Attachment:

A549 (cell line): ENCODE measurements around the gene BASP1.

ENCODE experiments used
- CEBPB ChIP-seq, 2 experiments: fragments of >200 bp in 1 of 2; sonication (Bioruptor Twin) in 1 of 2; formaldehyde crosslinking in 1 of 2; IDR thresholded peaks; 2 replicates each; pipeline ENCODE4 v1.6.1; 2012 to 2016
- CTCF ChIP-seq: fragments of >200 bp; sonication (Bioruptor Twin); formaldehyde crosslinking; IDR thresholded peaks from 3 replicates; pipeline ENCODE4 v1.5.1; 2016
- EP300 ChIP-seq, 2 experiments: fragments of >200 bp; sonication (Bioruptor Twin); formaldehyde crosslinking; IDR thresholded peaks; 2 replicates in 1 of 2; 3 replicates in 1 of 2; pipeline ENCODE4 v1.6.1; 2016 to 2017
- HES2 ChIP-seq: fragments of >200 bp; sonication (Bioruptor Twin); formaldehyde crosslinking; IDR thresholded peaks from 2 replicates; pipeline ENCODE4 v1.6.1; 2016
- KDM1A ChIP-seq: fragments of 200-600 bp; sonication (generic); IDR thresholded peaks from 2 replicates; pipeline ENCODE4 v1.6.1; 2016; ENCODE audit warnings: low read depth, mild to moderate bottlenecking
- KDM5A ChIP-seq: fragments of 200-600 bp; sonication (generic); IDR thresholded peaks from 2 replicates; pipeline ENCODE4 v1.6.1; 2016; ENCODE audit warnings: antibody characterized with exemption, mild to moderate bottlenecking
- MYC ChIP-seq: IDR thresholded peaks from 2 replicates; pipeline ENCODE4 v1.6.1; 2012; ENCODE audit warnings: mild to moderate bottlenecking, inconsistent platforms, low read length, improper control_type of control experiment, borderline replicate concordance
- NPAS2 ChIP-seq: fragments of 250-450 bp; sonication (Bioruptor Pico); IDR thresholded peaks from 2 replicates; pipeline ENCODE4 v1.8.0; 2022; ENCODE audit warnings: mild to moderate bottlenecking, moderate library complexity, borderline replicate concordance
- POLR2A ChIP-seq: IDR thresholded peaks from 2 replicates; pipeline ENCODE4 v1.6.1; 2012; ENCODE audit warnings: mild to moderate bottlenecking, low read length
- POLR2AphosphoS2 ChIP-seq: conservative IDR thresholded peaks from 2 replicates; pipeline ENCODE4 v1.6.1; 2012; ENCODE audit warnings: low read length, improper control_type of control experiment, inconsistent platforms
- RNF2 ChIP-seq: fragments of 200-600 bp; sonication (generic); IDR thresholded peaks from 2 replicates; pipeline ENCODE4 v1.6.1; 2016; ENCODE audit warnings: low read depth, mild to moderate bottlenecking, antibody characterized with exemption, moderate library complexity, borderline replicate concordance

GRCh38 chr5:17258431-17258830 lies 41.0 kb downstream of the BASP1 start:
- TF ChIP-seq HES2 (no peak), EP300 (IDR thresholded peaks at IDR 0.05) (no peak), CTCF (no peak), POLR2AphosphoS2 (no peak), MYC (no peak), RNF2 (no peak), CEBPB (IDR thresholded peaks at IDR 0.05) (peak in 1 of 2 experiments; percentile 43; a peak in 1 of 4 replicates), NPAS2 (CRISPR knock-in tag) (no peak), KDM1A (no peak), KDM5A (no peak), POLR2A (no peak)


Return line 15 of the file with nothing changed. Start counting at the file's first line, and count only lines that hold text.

- TF ChIP-seq HES2 (no peak), EP300 (IDR thresholded peaks at IDR 0.05) (no peak), CTCF (no peak), POLR2AphosphoS2 (no peak), MYC (no peak), RNF2 (no peak), CEBPB (IDR thresholded peaks at IDR 0.05) (peak in 1 of 2 experiments; percentile 43; a peak in 1 of 4 replicates), NPAS2 (CRISPR knock-in tag) (no peak), KDM1A (no peak), KDM5A (no peak), POLR2A (no peak)